The Supreme Court has agreed to hear an appeal by a Co Limerick couple being pursued by Allied Irish Bank for €465,875 over loans taken out more than 10 years ago to develop lands in Slovakia.
The appeal has potentially significant implications for borrowers seeking to defend claims against them on grounds they are “consumers” under the Consumer Credit Act.
The correct construction of the term “consumer” for the purposes of the legislation is a matter of general public importance which may arise in a large number of cases, a three judge panel of the Supreme Court said in a recently published determination.
"It is in the public interest to obtain further clarity," Chief Justice Donal O'Donnell, Mr Justice Peter Charleton and Mr Justice Seamus Woulfe said.
Thomas and Mary O'Callaghan, of Clonmore, Drumcollogher, Co Limerick, sought the further appeal after the Court of Appeal upheld a High Court ruling that AIB was entitled to judgment against them.
The Court of Appeal ruled in November 2020 the couple had not shown a credible defence to AIB’s claim.
In separate proceedings which were stayed pending the appeal, AIB Mortgage Bank is seeking possession of the couple’s family home, part of the security for the AIB loans.
The bank sought summary judgment in 2017 arising from loan facilities advanced in 2009 which restructured a 2005 loan package.
The couple argued they had a defence on grounds including that, in taking out the loans, they were consumers entitled to the benefit of the Consumer Act and also alleged reckless lending by the bank.
Mr O’Callaghan, a poultry farmer, claimed he had no previous experience of transnational investment and sought advice from AIB after he saw advertisements in the Farmers Journal in 2005 concerning farming opportunities in Slovakia. The intention was to develop 80 houses on development lands and farm 1,100 acres of agricultural lands in Slovakia.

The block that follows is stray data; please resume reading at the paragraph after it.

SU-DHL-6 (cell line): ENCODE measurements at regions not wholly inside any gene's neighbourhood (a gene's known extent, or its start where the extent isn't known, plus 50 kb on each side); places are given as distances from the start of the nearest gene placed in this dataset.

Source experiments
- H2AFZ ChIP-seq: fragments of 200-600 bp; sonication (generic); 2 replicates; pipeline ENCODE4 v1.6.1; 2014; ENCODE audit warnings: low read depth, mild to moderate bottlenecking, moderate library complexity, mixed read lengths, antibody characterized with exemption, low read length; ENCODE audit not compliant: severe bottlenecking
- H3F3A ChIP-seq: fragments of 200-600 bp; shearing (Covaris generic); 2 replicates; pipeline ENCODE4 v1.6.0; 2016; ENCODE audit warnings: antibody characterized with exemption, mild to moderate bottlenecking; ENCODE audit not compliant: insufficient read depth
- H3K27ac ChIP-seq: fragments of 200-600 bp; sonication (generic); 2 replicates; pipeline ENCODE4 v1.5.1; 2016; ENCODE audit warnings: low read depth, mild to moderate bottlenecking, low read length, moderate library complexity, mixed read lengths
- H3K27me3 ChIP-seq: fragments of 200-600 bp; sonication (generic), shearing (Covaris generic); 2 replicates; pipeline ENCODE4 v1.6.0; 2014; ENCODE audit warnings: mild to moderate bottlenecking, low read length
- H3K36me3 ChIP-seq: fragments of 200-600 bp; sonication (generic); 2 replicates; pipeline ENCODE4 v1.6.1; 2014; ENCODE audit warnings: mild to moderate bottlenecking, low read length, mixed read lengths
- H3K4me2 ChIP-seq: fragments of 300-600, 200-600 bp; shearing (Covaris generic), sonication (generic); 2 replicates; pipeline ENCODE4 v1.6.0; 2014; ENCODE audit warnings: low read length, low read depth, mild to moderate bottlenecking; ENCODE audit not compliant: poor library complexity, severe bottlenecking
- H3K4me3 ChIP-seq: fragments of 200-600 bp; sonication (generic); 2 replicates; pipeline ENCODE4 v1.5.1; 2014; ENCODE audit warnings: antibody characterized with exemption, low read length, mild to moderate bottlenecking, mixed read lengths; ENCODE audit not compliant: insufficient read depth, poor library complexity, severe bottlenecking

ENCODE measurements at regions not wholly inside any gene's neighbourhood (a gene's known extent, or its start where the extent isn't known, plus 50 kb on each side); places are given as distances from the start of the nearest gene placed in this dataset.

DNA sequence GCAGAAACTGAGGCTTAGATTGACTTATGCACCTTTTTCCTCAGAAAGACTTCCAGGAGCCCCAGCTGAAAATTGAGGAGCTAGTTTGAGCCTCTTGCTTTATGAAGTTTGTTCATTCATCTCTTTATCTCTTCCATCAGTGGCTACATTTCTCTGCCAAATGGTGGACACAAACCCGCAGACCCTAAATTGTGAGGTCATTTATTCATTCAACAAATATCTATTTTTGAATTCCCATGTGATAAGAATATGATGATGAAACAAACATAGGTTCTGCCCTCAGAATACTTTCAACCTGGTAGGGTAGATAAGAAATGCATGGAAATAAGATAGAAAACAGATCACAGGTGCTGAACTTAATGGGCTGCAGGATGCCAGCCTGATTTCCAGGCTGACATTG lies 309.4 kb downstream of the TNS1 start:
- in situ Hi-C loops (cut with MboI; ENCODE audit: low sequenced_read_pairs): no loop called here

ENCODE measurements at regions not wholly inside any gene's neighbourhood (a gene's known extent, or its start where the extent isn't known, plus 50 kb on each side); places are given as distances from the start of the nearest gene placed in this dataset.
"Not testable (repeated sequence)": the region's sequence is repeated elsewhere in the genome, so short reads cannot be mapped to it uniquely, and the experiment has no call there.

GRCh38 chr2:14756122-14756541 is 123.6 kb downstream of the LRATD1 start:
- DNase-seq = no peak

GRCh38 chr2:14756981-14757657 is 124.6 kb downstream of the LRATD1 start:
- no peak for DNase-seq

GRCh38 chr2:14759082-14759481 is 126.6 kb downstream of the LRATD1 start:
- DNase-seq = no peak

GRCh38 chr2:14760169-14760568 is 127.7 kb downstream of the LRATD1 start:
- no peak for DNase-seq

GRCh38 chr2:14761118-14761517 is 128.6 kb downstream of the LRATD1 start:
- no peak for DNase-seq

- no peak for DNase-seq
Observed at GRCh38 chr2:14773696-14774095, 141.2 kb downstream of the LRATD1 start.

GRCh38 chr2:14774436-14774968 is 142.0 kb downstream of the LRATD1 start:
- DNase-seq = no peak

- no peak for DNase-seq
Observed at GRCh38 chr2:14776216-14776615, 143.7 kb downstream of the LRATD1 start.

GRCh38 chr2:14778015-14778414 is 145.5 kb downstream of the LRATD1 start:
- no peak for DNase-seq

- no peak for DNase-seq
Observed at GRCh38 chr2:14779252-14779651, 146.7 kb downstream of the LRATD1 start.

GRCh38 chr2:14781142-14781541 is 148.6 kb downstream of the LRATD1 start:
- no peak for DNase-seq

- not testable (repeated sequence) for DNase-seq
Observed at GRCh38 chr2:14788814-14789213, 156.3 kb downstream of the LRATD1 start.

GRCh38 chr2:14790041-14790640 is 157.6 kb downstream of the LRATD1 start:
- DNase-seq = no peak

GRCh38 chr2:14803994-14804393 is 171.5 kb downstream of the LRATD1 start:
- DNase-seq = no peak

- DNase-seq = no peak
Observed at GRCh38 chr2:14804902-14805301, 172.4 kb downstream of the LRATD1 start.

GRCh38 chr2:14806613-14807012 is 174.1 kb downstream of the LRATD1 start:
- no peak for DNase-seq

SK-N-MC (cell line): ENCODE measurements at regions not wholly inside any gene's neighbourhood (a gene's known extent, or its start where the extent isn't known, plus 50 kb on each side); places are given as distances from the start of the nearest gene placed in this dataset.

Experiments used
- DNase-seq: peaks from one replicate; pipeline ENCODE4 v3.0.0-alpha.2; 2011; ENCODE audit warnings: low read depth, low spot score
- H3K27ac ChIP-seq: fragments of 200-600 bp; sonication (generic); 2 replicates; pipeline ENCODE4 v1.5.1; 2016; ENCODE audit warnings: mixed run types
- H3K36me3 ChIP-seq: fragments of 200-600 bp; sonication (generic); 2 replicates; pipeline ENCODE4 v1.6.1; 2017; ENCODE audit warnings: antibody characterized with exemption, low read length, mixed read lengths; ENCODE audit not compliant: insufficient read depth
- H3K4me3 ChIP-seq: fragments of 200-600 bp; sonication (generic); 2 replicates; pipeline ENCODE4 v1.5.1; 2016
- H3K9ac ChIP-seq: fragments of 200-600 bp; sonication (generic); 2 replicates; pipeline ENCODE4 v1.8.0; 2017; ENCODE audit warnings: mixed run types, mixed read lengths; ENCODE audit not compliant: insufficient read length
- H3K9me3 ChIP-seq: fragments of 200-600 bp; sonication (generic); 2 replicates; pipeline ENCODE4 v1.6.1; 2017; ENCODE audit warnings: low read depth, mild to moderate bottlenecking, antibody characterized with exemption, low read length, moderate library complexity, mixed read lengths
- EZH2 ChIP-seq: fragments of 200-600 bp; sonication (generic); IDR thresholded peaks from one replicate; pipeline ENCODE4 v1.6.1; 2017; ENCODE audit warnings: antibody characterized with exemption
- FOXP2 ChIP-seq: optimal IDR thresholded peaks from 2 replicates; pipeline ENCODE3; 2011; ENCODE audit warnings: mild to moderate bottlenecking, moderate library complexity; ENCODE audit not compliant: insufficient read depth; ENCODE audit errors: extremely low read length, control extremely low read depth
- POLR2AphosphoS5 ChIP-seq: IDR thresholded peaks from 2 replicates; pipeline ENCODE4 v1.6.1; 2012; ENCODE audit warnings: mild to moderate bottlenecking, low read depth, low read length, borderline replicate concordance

He claimed his local AIB branch in Newcastlewest, Co Limerick, provided "flawed" advice. He also alleged he and his wife, a nurse, were "robustly" advised by AIB to provide a mortgage over their family home as security despite being "somewhat nervous" about that.
AIB denied it acted as an adviser to Mr O’Callaghan about the Slovakian investment. It claimed he had extensive business experience here and had determined to invest in Slovakia before approaching AIB.
In rejecting their appeal, the Court of Appeal said there is no tort of reckless lending known to Irish law and noted the couple had not contradicted AIB’s claims they were advised to get independent legal advice. The court further held it was sufficient for the High Court to have decided the couple secured the borrowing for investment purposes and were therefore not consumers.
In agreeing to hear a further appeal, the Supreme Court noted the issues raised include whether a 2010 High Court decision concerning the definition of consumer was correctly decided.
Entitled AIB v Higgins, the 2010 judgment rejected the proposition that every person who belongs to a trade or profession, and who later decided to invest money in promoting another business, would have to be treated as a consumer.
The Higgins decision was relied on by the High Court and Court of Appeal in dismissing the couple’s case.